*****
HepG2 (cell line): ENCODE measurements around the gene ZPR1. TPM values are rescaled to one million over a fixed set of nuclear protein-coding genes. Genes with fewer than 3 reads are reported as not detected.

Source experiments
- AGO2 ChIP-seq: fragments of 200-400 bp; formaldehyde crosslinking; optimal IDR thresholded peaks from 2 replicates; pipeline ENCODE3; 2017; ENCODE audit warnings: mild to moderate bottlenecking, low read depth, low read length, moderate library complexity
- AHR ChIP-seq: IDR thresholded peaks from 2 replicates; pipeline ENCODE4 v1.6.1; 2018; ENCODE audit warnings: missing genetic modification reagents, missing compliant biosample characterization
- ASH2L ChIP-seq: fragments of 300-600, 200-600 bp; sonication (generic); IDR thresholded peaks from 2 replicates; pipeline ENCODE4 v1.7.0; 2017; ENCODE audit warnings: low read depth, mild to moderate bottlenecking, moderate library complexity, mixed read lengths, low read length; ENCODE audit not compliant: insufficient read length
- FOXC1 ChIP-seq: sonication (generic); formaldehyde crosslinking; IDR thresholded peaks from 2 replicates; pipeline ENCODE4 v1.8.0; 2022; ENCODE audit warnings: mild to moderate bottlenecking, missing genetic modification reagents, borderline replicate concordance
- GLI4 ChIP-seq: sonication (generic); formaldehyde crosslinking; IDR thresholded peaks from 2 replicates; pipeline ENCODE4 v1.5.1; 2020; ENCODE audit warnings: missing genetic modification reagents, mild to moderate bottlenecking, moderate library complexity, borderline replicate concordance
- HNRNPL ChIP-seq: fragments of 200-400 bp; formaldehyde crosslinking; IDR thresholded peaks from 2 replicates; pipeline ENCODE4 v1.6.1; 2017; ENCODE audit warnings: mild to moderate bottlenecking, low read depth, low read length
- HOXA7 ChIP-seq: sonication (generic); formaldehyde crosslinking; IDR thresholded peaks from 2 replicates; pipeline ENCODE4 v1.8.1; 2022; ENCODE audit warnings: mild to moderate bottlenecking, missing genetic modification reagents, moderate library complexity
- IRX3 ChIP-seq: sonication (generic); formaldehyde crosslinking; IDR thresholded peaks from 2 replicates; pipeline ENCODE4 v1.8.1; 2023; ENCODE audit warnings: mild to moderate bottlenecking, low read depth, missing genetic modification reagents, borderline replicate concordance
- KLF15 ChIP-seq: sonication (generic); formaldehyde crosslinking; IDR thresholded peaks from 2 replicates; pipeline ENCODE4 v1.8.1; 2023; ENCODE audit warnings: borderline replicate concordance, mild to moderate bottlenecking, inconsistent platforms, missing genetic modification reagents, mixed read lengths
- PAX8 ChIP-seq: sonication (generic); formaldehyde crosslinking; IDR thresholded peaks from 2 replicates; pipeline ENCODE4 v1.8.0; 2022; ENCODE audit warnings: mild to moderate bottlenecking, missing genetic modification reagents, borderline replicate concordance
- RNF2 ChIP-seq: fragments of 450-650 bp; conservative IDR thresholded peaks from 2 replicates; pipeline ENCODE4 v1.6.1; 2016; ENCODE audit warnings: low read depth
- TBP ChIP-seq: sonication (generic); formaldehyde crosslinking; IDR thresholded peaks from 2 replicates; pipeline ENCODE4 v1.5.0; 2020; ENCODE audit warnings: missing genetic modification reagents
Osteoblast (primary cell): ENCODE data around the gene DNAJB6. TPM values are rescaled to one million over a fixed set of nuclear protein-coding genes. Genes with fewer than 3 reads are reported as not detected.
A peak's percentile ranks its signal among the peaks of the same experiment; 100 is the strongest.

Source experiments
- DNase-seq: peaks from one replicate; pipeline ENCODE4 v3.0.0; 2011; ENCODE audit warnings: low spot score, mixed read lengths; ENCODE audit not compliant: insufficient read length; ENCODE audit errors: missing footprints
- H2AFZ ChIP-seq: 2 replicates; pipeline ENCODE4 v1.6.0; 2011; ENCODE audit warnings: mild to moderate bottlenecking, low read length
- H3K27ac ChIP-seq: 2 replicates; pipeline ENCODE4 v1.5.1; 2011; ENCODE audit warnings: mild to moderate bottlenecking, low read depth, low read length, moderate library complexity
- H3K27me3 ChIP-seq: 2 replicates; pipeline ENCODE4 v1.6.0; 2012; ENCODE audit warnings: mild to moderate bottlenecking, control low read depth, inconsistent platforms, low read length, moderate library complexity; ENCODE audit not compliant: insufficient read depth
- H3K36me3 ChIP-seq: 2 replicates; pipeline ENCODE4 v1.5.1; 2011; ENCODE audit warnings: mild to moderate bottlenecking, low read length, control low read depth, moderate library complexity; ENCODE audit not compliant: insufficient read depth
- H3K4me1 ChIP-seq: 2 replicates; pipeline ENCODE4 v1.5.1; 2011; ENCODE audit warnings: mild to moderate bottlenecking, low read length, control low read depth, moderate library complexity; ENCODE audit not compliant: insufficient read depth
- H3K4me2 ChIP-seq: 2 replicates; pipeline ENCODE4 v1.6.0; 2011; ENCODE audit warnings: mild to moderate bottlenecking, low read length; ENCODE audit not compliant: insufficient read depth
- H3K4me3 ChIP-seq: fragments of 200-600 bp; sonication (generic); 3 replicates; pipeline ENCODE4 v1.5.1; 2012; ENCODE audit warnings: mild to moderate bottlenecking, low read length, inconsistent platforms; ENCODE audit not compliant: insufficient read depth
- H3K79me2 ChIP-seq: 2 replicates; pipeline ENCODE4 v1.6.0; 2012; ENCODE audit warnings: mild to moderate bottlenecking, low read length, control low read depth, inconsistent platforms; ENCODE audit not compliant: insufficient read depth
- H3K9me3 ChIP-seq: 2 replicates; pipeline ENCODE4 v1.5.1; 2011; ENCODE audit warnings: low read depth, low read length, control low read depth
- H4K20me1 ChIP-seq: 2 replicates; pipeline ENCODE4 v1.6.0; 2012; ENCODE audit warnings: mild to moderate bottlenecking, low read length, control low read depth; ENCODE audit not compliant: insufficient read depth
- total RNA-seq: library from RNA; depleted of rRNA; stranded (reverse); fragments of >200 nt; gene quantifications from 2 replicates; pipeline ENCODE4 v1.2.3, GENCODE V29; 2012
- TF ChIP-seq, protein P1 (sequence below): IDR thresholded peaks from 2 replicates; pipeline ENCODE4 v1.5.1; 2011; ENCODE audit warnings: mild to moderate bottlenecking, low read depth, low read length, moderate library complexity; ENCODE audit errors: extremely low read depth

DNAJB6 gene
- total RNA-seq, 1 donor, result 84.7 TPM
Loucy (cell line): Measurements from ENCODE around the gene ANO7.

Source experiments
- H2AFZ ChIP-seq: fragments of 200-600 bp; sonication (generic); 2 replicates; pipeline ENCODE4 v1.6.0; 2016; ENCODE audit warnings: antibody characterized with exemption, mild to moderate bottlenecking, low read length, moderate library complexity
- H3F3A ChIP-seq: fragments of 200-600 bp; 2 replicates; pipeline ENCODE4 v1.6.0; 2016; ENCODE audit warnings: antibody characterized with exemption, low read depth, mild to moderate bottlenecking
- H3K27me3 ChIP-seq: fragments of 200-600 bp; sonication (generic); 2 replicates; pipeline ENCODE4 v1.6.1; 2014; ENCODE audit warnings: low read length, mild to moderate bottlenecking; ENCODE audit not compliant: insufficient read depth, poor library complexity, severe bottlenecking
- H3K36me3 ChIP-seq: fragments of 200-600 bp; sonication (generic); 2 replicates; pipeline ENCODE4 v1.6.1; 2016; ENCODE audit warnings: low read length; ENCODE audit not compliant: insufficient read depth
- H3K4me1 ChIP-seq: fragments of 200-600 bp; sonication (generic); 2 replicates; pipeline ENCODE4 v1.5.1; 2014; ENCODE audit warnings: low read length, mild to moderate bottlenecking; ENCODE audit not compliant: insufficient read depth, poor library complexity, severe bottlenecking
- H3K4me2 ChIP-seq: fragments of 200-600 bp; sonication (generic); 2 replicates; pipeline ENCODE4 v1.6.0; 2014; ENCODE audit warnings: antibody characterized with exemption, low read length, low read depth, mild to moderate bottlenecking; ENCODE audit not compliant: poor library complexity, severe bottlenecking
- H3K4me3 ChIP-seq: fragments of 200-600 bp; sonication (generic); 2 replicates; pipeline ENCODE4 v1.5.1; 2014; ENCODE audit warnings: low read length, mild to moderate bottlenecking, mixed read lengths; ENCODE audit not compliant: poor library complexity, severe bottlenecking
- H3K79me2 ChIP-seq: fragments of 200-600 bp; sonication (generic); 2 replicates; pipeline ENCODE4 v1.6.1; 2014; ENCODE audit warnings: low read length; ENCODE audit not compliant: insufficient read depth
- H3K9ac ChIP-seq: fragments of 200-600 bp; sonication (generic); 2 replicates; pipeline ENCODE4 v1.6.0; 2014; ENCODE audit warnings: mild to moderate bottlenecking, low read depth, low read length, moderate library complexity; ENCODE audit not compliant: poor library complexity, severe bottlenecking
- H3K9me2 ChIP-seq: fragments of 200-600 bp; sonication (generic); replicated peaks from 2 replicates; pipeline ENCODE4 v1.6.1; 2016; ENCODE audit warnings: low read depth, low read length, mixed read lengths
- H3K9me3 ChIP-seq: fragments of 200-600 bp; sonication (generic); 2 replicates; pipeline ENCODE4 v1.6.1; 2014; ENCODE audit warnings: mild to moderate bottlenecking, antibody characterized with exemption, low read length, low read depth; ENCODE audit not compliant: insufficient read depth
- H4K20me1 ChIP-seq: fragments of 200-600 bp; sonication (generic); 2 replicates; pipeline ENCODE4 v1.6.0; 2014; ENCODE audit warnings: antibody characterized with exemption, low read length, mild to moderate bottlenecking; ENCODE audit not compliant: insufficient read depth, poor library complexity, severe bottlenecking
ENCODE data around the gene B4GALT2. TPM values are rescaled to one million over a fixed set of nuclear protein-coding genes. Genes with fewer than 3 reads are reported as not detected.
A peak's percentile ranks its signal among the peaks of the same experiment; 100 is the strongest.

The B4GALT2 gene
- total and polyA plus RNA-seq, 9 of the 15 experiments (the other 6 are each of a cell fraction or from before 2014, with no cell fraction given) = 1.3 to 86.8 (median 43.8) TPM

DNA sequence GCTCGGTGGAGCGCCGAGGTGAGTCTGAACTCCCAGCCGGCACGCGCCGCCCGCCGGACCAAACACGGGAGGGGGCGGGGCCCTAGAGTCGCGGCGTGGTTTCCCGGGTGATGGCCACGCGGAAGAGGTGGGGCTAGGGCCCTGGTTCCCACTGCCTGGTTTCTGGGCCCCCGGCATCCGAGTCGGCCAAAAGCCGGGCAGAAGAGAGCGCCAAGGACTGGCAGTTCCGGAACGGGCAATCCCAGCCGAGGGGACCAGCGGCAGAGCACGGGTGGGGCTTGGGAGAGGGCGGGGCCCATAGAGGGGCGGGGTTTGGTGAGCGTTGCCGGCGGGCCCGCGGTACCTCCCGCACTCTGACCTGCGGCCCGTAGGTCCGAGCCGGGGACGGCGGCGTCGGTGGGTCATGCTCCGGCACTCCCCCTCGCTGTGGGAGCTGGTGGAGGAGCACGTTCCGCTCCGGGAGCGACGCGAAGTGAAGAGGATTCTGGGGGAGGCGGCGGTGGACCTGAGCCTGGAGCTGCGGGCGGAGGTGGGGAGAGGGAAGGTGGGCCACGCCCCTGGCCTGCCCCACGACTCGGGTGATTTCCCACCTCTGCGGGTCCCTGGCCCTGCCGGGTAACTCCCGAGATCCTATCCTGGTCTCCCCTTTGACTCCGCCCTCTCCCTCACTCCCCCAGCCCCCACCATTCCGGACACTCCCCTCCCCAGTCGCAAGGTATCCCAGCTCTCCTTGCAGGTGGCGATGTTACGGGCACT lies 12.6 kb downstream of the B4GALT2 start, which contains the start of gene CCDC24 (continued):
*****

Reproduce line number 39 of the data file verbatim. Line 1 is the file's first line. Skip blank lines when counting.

- H3K4me1 ChIP-seq: fragments of 200-600 bp; sonication (generic); 2 replicates; pipeline ENCODE4 v1.5.1; 2014; ENCODE audit warnings: low read length, mild to moderate bottlenecking; ENCODE audit not compliant: insufficient read depth, poor library complexity, severe bottlenecking